So after a quick breakfast on Wednesday morning, we shot over to visit the Power Plant. Unfortunately, for us the warm water and cold dry air created a huge bank of fog. Visibility was less than one-tenth of a mile. Ultimately, that meant that we were unable to check most of the river. There could have a been a state record bird sitting out there and we would not have seen it! For our efforts, we secured a Common Goldeneye. Yippee.
Off to the fields!
Back and forth. Back and forth. Endlessly. Checking trees. Checking fence posts. Barns, too. If a bird could sit there, we checked it. One stop was very productive. The Dunbar Forest Experimental Station, at the mouth of the Charlotte River (at left) bagged two good winter birds: Bohemian Waxwing and Pine Grosbeak (below). The waxwings were a life bird for some people in the car. The Grosbeaks put on a extraordinary show. I was literally 15 feet away while they munched on berries. Not a care in the world!
Back and forth, we continued. Up this road. Over a road. Down the next one. A Raven here. Another Rough-legged Hawk there. Ho-hum, another Shrike. Off in the distance? The top of that tree? Ooooh, that needs another good look. Yup, a Northern Hawk Owl! While it was not a new bird for anybody, it is ALWAYS worth checking out. At one point, it was perched on a post a few feet away from the car. Unfortunately, no pics were taken. By the time I got the camera ready, it was off zippin' around the fields again. When it did land, it was too far for any real photo.
It was at this point, by the way, that the course of Michigan bird records changed. While checking out the owl, a truck with Kentucky plates came onto the scene. Don, Robbie, and Travis where doing some winter birding, as well. Appearing to be the only two teams in the world birding the Soo, I asked if he was interested in exchanging phone numbers. If anybody found anything extra-juicy, the other team could get there. Cool idea, huh? Earth-shattering in less than 24 hours.....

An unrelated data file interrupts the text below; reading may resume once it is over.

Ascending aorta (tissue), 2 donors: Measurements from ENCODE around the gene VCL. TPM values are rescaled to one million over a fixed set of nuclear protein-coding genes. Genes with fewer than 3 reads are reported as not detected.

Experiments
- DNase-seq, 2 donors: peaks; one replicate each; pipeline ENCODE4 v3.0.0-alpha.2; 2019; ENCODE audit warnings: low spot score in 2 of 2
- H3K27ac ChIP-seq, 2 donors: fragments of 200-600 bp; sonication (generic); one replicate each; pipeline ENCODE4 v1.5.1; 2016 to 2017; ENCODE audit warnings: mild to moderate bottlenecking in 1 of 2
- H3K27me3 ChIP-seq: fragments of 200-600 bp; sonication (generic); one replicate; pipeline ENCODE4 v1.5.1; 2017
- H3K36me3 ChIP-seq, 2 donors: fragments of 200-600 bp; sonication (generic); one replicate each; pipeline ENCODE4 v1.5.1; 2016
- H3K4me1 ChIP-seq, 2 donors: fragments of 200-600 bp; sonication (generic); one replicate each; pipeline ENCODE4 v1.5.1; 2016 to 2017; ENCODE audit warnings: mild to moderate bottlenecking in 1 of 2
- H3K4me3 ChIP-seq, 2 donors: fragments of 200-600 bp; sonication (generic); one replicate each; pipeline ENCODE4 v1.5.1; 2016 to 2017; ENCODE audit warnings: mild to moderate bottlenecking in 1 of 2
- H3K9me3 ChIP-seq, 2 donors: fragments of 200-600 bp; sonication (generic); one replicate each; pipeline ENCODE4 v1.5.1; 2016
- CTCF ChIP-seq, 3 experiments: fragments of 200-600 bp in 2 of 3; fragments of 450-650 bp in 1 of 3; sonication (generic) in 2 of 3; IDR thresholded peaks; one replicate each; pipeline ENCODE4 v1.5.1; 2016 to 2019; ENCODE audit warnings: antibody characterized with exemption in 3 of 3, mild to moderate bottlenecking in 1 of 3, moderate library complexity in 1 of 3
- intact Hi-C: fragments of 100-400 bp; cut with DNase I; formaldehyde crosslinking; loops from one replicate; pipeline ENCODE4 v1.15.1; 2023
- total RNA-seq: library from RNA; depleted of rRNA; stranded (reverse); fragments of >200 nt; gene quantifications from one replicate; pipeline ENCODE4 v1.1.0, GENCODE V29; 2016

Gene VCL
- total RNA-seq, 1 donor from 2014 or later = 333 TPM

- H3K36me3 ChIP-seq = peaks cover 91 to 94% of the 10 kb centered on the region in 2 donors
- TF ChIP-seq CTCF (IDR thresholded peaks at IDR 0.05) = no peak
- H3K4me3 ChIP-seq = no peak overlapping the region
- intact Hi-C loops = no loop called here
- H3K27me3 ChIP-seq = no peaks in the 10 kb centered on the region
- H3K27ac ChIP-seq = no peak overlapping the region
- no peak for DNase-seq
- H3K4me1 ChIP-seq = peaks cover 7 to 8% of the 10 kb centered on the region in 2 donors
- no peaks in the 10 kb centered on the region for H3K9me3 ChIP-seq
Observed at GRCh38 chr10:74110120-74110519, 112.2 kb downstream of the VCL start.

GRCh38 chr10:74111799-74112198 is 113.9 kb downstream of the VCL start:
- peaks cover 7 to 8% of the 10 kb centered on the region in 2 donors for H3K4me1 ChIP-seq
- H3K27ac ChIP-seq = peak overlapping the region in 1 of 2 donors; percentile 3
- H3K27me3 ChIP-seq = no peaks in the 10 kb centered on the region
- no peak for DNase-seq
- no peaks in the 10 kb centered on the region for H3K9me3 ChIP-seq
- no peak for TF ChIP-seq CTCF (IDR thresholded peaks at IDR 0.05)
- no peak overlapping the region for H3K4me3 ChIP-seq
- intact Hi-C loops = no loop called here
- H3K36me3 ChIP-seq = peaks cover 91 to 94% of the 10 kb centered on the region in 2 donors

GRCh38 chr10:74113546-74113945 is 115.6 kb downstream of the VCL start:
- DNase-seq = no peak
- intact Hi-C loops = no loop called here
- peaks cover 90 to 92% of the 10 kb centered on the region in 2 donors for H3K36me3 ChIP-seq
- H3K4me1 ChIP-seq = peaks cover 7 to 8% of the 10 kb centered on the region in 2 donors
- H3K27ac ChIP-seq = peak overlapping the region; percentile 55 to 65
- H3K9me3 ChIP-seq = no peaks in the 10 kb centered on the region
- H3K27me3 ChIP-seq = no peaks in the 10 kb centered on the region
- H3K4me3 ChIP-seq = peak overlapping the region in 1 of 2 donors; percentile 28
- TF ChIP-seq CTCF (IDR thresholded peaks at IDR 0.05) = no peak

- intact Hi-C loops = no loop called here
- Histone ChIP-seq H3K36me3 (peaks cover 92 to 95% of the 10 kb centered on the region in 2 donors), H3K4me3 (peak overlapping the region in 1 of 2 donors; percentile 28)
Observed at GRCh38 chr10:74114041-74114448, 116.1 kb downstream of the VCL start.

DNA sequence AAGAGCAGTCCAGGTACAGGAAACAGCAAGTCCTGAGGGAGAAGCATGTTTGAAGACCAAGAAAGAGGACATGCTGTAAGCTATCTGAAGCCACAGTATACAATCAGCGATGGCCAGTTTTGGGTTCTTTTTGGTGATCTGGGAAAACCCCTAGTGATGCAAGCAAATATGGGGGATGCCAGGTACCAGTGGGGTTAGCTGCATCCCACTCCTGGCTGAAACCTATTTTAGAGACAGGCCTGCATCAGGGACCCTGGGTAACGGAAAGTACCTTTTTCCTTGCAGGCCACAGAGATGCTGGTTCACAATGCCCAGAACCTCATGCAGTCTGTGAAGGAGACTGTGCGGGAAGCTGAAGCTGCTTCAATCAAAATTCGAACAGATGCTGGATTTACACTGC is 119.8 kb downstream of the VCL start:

They mentioned multiple Snowy Owls in Rudyard. We did not see any the day before. They mentioned Gray Jays at the Bog. We didn't get any, right? Ahhhh, but we had Shrikes out the wazoo and they had not seen one yet. So, like witnesses spilling their guts in a traffic report, we spilled everything. Intersections. Numbers. Times. Anything that could help the other team find what they were looking for....
With daylight slipping (the gray overcast clouds didn't help), a return trip was made to Rudyard. Two Snowy Owls were found with in minutes.
But, now it was decision time. Three options. Head back to the Soo for the night and re-run the route tomorrow. Or, head back to the Soo for the night and then go to the Bog at first light (one hour away) for the Gray Jays and then come back to the Soo. Or, head back to Paradise for the night, do the bog at dawn, and then return to the Soo area for the remainder of the day. Only one work plan really made sense. There is a cool song by Green Day. By 7pm, the title fit the situation - "Welcome to Paradise."